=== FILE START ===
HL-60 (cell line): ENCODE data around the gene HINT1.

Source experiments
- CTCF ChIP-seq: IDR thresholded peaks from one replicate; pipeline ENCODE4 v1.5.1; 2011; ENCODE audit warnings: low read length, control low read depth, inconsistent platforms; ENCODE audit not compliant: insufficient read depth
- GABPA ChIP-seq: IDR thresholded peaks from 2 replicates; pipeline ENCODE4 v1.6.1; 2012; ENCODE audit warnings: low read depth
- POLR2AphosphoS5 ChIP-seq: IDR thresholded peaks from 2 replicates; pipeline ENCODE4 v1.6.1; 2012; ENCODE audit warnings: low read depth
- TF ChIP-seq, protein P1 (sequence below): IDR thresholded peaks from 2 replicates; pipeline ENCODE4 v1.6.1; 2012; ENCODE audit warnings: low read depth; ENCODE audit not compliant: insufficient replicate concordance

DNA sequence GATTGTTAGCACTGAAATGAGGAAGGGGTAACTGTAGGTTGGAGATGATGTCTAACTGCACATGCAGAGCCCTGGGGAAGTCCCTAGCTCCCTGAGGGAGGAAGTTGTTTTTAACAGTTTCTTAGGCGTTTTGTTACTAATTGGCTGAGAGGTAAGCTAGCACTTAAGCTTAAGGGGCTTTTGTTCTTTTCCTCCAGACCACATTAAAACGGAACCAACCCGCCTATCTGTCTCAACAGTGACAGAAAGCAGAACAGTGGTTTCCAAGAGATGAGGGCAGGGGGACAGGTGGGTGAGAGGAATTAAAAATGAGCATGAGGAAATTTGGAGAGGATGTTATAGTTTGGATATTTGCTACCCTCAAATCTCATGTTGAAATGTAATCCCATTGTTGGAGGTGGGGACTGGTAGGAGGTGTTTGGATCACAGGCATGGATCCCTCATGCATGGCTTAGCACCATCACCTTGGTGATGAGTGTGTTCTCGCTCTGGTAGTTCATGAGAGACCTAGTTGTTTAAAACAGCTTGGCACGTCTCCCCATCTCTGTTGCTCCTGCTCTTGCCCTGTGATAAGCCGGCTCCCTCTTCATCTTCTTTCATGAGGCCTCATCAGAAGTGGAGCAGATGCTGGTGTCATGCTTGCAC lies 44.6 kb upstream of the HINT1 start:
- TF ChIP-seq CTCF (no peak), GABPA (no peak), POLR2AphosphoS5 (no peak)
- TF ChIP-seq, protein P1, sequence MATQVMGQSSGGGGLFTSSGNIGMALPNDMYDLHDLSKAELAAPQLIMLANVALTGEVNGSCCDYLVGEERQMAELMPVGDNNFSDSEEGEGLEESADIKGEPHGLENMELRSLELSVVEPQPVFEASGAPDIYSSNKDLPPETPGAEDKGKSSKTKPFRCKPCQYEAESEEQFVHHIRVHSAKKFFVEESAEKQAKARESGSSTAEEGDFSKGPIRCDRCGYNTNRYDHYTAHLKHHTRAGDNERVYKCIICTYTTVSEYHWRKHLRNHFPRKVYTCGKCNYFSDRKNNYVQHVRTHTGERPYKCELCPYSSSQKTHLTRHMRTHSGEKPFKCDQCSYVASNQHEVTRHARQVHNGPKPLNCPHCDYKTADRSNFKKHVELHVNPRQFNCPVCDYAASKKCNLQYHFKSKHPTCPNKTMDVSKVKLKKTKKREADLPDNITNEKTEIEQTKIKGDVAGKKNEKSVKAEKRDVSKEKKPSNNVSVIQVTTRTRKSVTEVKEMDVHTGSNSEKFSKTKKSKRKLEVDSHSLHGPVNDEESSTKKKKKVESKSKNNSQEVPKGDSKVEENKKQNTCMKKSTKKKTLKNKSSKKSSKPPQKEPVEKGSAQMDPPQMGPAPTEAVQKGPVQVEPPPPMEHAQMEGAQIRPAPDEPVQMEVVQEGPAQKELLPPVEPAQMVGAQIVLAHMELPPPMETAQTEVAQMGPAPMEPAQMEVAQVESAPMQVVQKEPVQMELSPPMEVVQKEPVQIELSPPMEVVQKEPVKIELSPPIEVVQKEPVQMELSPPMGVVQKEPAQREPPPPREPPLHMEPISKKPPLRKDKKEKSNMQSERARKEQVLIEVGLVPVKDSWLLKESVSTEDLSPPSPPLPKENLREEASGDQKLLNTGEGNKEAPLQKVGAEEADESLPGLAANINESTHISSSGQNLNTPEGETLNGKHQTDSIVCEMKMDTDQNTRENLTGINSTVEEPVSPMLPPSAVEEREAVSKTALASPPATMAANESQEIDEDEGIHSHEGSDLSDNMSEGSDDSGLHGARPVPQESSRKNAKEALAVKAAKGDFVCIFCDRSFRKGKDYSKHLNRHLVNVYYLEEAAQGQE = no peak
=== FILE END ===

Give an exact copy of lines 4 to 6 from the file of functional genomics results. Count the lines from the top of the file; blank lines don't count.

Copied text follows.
- GABPA ChIP-seq: IDR thresholded peaks from 2 replicates; pipeline ENCODE4 v1.6.1; 2012; ENCODE audit warnings: low read depth
- POLR2AphosphoS5 ChIP-seq: IDR thresholded peaks from 2 replicates; pipeline ENCODE4 v1.6.1; 2012; ENCODE audit warnings: low read depth
- TF ChIP-seq, protein P1 (sequence below): IDR thresholded peaks from 2 replicates; pipeline ENCODE4 v1.6.1; 2012; ENCODE audit warnings: low read depth; ENCODE audit not compliant: insufficient replicate concordance